A Conservative in politics, he was President of the Liberal Conservative Associates of Ottawa in 1928 - 1929. He had sought a seat in the Ontario Legislature in 1904 but had been defeated. He was a member of the City Council in 1902 and 1903. An advocate of public ownership, he was instrumental, with others, in establishing the Ottawa, Municipal Hydro Plant. He was defeated for the Ottawa Mayoralty in 1914. In 1930 he headed a Provincial Royal Commission on Public Welfare and was also elected to the Dominion Council of Boy Scouts and President of McGill Graduates and Association (Dominion). In 1919 Queens University bestowed on him the degree of Doctor of Laws and in 1932 McGill nominated him to the Board of Governors and in 1936 he was given the LLD by McGill.

In 1931, the Oxford Press in Toronto published his book, "Retrospects of a Newspaper Person"' which is a fascinating book of short stories dealing with his life. The forward reads as follows -

"These stories are given because each one seems to me to have a moral, with a few exceptions perhaps. As to those that may be thought exceptions - well - I like them."

 In 1974 P. D. Ross was elected posthumously to the Canadian Hall of Fame.

Written By P. D. ROSS

"From sixty to fifty years ago, ten boys were passing through Montreal schools in successive ranks, friends and allies, two squads of five brothers each.

A long time afterwards, when indeed the ten averaged much past middle age, they happened to get together in a golf game at a Montreal Club. They decided then to have an Annual Golf Game every summer, an Annual Curling Match every winter, family versus family.

These Annual encounters, five brothers on each side, duly proceeded without a break for twenty-five years afterward, each meet followed by a dinner at which a number of friends joined in.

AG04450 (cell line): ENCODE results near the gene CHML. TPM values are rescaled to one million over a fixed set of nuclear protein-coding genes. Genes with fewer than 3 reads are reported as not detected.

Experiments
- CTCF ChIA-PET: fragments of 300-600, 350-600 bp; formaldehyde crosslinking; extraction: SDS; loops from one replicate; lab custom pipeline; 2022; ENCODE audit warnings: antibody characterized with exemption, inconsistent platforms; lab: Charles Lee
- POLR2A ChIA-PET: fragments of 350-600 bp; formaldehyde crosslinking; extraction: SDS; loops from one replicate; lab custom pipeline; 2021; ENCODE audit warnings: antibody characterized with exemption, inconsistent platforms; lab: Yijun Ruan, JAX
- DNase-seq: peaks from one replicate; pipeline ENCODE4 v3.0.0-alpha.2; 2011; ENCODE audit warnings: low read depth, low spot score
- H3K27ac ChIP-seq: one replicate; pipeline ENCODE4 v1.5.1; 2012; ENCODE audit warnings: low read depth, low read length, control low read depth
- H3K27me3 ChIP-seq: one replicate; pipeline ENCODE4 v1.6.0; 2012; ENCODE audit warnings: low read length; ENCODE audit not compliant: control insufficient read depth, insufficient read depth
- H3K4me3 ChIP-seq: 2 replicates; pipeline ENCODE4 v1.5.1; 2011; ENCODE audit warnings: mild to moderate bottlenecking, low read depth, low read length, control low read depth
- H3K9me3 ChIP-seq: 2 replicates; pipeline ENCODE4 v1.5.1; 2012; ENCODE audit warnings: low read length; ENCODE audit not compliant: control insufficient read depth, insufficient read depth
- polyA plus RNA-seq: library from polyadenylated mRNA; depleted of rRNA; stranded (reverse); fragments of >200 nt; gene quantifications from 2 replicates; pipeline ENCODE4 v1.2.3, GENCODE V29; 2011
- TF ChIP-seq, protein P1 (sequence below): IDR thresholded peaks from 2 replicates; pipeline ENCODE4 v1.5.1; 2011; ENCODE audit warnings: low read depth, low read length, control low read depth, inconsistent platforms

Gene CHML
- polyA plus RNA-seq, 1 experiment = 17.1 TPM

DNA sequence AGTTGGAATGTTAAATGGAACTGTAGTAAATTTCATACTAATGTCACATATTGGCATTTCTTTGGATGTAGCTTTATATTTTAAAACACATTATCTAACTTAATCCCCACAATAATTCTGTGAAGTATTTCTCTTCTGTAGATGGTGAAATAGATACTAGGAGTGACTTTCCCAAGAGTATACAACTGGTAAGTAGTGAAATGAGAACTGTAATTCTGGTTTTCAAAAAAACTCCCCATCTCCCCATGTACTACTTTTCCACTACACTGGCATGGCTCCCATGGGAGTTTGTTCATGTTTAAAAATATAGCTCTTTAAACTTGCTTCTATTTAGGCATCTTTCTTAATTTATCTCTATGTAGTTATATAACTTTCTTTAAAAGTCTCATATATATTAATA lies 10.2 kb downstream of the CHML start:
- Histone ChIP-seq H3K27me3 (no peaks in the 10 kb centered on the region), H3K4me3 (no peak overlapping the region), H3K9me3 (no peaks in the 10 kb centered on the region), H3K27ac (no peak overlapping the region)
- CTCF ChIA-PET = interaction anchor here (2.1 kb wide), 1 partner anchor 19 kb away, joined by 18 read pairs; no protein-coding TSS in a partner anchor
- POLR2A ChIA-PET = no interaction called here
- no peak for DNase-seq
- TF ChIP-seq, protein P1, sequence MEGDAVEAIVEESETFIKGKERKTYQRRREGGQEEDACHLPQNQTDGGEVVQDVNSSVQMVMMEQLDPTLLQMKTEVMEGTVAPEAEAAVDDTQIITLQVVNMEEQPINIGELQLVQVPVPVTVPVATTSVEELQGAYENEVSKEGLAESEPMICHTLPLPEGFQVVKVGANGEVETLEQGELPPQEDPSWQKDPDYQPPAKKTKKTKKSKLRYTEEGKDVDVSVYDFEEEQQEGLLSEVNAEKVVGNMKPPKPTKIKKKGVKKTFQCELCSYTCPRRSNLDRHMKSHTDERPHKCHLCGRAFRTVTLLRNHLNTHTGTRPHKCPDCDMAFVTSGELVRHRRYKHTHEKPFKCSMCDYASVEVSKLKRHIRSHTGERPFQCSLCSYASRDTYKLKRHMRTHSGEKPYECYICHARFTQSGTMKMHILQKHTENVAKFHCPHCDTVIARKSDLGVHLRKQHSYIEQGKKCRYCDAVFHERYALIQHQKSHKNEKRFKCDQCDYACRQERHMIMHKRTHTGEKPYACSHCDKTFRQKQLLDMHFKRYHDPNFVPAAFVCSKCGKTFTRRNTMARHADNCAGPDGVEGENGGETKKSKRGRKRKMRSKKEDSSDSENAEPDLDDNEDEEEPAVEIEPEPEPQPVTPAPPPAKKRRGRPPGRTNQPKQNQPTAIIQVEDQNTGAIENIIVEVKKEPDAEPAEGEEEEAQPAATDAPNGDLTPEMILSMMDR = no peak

The matches were eventually abandoned, death having stepped into the game.

Before that time the combined ages of the ten brothers numbered more than six hundred years.

The morals begin in this way : All these ten were keenly adicted to athletic sport in their early days - indeed, in their later days too. All of the ten figured in Canadian Amateur championship sport. They contributed at one time or another members to teams or crews holding Canadian Championships in Lacrosse, Football, Hockey, Rowing and Paddling, and they held several individual athletic Championships of Canada.

The morals proceed these :

A passion for athletic sport in youth and later does not hurt health. All these ten have had long and vigourous lives, all, save two, have vigourous life as I write.

A passion for athletics does not interfere with business success. All ten have been successful business men.

A love for athletics does not knock out public spirit. Several of the ten have given exceptional public service at their own expense.

A love for athletics does not interfere with domestic happiness. All ten have found that, in a love for athletic sport splendid friends are found, who last through life.

One recalls the prayer of Robert Louis Stevenson "Give me health, a modest competence, and, O Lord, give me friends."

Five of the brothers were named Hodgson : five, including myself, Ross."

See also:
his brothers - J.G. RossJ.W. RossA.F.C. Ross and W.G. Ross

*Researching Phillip Dansken Ross.........